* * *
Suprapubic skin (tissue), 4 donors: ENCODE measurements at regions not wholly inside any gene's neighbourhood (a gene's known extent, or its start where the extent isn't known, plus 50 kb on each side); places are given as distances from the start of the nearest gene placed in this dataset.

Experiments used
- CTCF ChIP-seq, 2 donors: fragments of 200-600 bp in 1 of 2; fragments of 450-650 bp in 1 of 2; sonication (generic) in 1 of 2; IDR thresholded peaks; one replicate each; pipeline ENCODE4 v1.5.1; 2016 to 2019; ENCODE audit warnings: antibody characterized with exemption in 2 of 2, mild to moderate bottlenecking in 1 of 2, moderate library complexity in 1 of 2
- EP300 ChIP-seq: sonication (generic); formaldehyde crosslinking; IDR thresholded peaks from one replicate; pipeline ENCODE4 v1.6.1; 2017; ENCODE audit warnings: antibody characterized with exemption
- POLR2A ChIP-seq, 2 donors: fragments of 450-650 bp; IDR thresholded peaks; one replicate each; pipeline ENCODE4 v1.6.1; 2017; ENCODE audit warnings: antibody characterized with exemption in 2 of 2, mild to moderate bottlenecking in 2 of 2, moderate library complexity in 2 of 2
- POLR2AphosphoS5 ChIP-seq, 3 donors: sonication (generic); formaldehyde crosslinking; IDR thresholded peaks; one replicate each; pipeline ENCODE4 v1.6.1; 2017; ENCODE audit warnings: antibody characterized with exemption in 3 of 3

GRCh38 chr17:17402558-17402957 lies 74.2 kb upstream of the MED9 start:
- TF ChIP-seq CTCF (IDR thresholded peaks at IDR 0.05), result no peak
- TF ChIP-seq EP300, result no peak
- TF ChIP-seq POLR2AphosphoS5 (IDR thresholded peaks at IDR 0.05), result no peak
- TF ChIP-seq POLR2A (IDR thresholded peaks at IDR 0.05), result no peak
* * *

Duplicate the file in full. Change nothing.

Suprapubic skin (tissue), 4 donors: ENCODE measurements at regions not wholly inside any gene's neighbourhood (a gene's known extent, or its start where the extent isn't known, plus 50 kb on each side); places are given as distances from the start of the nearest gene placed in this dataset.

Experiments used
- CTCF ChIP-seq, 2 donors: fragments of 200-600 bp in 1 of 2; fragments of 450-650 bp in 1 of 2; sonication (generic) in 1 of 2; IDR thresholded peaks; one replicate each; pipeline ENCODE4 v1.5.1; 2016 to 2019; ENCODE audit warnings: antibody characterized with exemption in 2 of 2, mild to moderate bottlenecking in 1 of 2, moderate library complexity in 1 of 2
- EP300 ChIP-seq: sonication (generic); formaldehyde crosslinking; IDR thresholded peaks from one replicate; pipeline ENCODE4 v1.6.1; 2017; ENCODE audit warnings: antibody characterized with exemption
- POLR2A ChIP-seq, 2 donors: fragments of 450-650 bp; IDR thresholded peaks; one replicate each; pipeline ENCODE4 v1.6.1; 2017; ENCODE audit warnings: antibody characterized with exemption in 2 of 2, mild to moderate bottlenecking in 2 of 2, moderate library complexity in 2 of 2
- POLR2AphosphoS5 ChIP-seq, 3 donors: sonication (generic); formaldehyde crosslinking; IDR thresholded peaks; one replicate each; pipeline ENCODE4 v1.6.1; 2017; ENCODE audit warnings: antibody characterized with exemption in 3 of 3

GRCh38 chr17:17402558-17402957 lies 74.2 kb upstream of the MED9 start:
- TF ChIP-seq CTCF (IDR thresholded peaks at IDR 0.05), result no peak
- TF ChIP-seq EP300, result no peak
- TF ChIP-seq POLR2AphosphoS5 (IDR thresholded peaks at IDR 0.05), result no peak
- TF ChIP-seq POLR2A (IDR thresholded peaks at IDR 0.05), result no peak